# Evolving from manually written tests

Testing is one of the corner stones of writing reliable software. There is also e.g. code inspections and formal methods but that’s a topic for another post. Here, we will focus on unit testing with unit meaning an object or a Prolog module. This is a followup to our previous introductory post on property-based testing.

## Manually written tests

Tests can (and often are) written manually. A good starting point when testing an object (or a Prolog module) is its public interface. For example, consider the enumerate/2 predicate declared in the randomp library protocol:

:- public(enumerate/2).
:- mode(enumerate(+list(term), --term), zero_or_more).
:- info(enumerate/2, [
comment is 'Enumerates the elements of a list in random order. Fails if the list is empty.',
argnames is ['List', 'Random']
]).


From the predicate mode directive and description and also from typical predicate calls, we can start writing some tests:

test(random_enumerate_2_empty_list, fail) :-
enumerate([], _).

test(random_enumerate_2_singleton_list, true(Random == 1)) :-
enumerate([1], Random).

test(random_enumerate_2_non_singleton_list, true(List == [1,2,3])) :-
setof(Random, enumerate([1,2,3], Random, List).

test(random_enumerate_2_non_repetitions, true(List == [1,1,1])) :-
bagof(Random, enumerate([1,1,1], Random, List).


This is a valid approach to testing. But can also be a risky one as often the tests focus on familiar usage patterns of the code being tested. We can miss some less common cases. We can also miss some corner or unexpected cases. This is specially true when the tests are written after the code being tested and/or by same person that wrote the code, which can easily introduce bias.

Consider the following example taken from our previous post:

every_other([], []).
every_other([_, X| L], [X | R]) :-
every_other(L, R).


The predicate is supposed to construct a list by taking every other element of an input list. For example:

| ?- every_other([1,2,3,4,5,6], List).
List = [2, 4, 6]
yes


Assume that we have written the following couple of tests:

test(every_other_2_empty_list, true(List == [])) :-
every_other([], List).

test(every_other_2_non_empty_list, true(List == [2, 4, 6])) :-
every_other([1,2,3,4,5,6], List).


The tests pass and we are happy. But the happiness doesn’t last. An angry co-worker or a customer comes back complaining about bugs that are eventually narrowed down to the following query failing:

| ?- every_other([1,2,3], List).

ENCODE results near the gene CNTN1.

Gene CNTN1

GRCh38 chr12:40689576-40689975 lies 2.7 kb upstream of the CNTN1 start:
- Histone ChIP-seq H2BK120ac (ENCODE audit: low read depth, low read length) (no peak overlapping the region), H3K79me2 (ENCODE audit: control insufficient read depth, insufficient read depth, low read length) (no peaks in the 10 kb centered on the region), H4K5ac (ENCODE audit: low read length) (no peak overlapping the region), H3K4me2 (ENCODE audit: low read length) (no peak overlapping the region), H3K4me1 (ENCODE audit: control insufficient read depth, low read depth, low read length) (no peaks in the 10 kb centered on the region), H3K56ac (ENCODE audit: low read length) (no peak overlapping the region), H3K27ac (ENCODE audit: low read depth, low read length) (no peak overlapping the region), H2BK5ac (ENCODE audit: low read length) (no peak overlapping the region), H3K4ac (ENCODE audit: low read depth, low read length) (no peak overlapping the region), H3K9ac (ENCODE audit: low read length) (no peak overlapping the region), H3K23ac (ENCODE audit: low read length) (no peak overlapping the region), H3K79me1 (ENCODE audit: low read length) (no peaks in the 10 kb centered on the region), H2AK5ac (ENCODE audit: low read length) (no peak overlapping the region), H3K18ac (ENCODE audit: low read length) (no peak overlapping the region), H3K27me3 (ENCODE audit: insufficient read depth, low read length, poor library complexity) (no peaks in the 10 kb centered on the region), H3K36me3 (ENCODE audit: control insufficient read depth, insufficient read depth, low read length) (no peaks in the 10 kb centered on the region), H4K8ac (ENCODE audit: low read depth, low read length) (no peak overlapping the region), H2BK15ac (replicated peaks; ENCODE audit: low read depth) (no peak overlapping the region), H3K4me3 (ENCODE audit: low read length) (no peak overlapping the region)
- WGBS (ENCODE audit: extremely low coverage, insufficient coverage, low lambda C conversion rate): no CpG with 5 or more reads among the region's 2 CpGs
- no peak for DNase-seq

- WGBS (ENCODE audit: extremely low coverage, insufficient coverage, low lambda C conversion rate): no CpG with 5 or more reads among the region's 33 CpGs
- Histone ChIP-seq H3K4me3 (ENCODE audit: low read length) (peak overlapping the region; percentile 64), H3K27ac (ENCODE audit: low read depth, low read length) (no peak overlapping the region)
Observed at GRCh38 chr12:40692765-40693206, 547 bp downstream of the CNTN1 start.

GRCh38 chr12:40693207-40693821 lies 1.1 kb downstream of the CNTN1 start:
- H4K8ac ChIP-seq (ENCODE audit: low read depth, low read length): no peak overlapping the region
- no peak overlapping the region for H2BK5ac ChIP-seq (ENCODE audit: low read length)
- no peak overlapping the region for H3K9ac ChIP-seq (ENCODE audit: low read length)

no


Oops! The predicate definition is buggy. We rush back to out test suite and notice that we failed to test lists with an odd number of elements! This is, of course, a simple example. Just a single predicate with a small number of clauses, even after fixing the bug. A simple code inspection would have noticed the bug.

But consider now a less trivial problem. For example, this StackOverflow question where we have as input a list of obj/2 terms and we want to output a list with all the elements that share the same first value removed. For example:

| ?- filter([obj(x,y),obj(x,z),obj(a,b),obj(b,c)], Filtered).
Filtered = [obj(a,b),obj(b,c)]
yes


Can we solve this problem efficiently? Assuming that the elements of the list are ground, we can start by noticing that sorting the list will cluster together all elements that share the first argument in the obj/2 compound term. For example:

| ?- sort([obj(x,y),obj(x,z),obj(a,b),obj(b,c)], S).
S = [obj(a, b), obj(b, c), obj(x, y), obj(x, z)]
yes


Note that the sort/2 is a standard built-in predicate. Any decent Prolog system should implement it with a worst case complexity of O(n*log(n)). After sorting, we can walk the list to filter it, which we can do in O(n). I suggested the following solution:

filter(List, Filtered) :-
sort(List, Sorted),
walk(Sorted, Filtered).

walk([], []).
walk([obj(X,Y)| Sorted], Filtered) :-
walk(Sorted, X, obj(X,Y), Filtered).

walk([], _, Element, [Element]).
walk([obj(X,_)| Sorted], X, _, Filtered) :-
!,
delete(Sorted, X, Rest),
walk(Rest, Filtered).
walk([obj(X,Y)| Sorted], _, Element, [Element| Filtered]) :-
walk(Sorted, X, obj(X,Y), Filtered).

delete([], _, []).
delete([obj(X,_)| Sorted], X, Rest) :-
!,
delete(Sorted, X, Rest).
delete(Rest, _, Rest).


We have four predicates: a main predicate, filter/2, and three auxiliary predicates. A bug can lurk somewhere in any of the predicates. Should we test only the main predicate and assume that the tests will also cover the auxiliary predicates? Logtalk lgtunit tool supports code coverage at the predicate clause level, thus providing an answer to this question. But simply ensuring that all clauses are triggered by our tests is by itself a weak guarantee of correcteness. It doesn’t tell us if we test e.g. all possible corner cases for each predicate. But there is an alternative to write a relatively large set of tests.

## Automatically generating tests

We can use property-based testing to automatically generate tests. The idea is that we define properties that our code must satisfy and then automatically generate tests that check that property by generating random arguments to input arguments and type-checking the output arguments. For the problem at hand, three properties stand out:

• All elements of the output list must be in input list.
• No two elements in the output list should share the first argument.
• All elements in the input list whose first argument is not repeated must be in the output list.

We can implement these properties using the following predicate:

property(List, Filtered) :-
filter(List, Filtered),
% all elements of the output list must be in input list
forall(
list::member(X, Filtered),
list::member(X, List)
),
% no two elements in the output list should share the first argument
\+ (
list::select(obj(X,_), Filtered, Rest),